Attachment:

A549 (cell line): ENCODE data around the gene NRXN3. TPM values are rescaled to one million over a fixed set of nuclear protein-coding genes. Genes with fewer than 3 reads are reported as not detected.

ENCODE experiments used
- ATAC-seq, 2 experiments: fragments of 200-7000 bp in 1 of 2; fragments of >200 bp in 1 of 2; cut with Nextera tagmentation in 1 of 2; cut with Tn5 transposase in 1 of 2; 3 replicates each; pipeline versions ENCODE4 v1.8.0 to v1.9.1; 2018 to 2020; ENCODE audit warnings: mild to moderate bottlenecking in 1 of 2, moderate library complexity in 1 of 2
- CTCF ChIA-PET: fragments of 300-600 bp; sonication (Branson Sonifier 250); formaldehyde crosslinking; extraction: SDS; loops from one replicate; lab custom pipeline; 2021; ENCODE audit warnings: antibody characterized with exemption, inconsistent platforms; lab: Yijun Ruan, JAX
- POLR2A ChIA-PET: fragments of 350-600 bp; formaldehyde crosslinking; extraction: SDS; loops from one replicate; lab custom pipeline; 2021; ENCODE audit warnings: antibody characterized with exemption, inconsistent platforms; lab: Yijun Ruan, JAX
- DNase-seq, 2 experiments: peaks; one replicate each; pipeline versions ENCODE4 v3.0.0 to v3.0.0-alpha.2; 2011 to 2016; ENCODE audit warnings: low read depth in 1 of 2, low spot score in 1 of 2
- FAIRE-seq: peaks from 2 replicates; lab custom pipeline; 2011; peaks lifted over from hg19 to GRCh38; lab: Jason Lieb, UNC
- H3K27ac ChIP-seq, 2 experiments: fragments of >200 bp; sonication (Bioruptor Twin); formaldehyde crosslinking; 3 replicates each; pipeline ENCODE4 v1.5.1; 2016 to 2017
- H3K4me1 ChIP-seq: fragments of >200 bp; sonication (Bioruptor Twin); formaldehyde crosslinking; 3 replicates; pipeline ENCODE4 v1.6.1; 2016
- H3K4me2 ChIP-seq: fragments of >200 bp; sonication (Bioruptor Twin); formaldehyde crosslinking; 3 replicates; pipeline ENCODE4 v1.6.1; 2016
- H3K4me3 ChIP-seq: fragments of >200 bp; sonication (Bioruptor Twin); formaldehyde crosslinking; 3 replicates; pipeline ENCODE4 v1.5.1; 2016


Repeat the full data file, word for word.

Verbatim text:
A549 (cell line): ENCODE data around the gene NRXN3. TPM values are rescaled to one million over a fixed set of nuclear protein-coding genes. Genes with fewer than 3 reads are reported as not detected.

ENCODE experiments used
- ATAC-seq, 2 experiments: fragments of 200-7000 bp in 1 of 2; fragments of >200 bp in 1 of 2; cut with Nextera tagmentation in 1 of 2; cut with Tn5 transposase in 1 of 2; 3 replicates each; pipeline versions ENCODE4 v1.8.0 to v1.9.1; 2018 to 2020; ENCODE audit warnings: mild to moderate bottlenecking in 1 of 2, moderate library complexity in 1 of 2
- CTCF ChIA-PET: fragments of 300-600 bp; sonication (Branson Sonifier 250); formaldehyde crosslinking; extraction: SDS; loops from one replicate; lab custom pipeline; 2021; ENCODE audit warnings: antibody characterized with exemption, inconsistent platforms; lab: Yijun Ruan, JAX
- POLR2A ChIA-PET: fragments of 350-600 bp; formaldehyde crosslinking; extraction: SDS; loops from one replicate; lab custom pipeline; 2021; ENCODE audit warnings: antibody characterized with exemption, inconsistent platforms; lab: Yijun Ruan, JAX
- DNase-seq, 2 experiments: peaks; one replicate each; pipeline versions ENCODE4 v3.0.0 to v3.0.0-alpha.2; 2011 to 2016; ENCODE audit warnings: low read depth in 1 of 2, low spot score in 1 of 2
- FAIRE-seq: peaks from 2 replicates; lab custom pipeline; 2011; peaks lifted over from hg19 to GRCh38; lab: Jason Lieb, UNC
- H3K27ac ChIP-seq, 2 experiments: fragments of >200 bp; sonication (Bioruptor Twin); formaldehyde crosslinking; 3 replicates each; pipeline ENCODE4 v1.5.1; 2016 to 2017
- H3K4me1 ChIP-seq: fragments of >200 bp; sonication (Bioruptor Twin); formaldehyde crosslinking; 3 replicates; pipeline ENCODE4 v1.6.1; 2016
- H3K4me2 ChIP-seq: fragments of >200 bp; sonication (Bioruptor Twin); formaldehyde crosslinking; 3 replicates; pipeline ENCODE4 v1.6.1; 2016
- H3K4me3 ChIP-seq: fragments of >200 bp; sonication (Bioruptor Twin); formaldehyde crosslinking; 3 replicates; pipeline ENCODE4 v1.5.1; 2016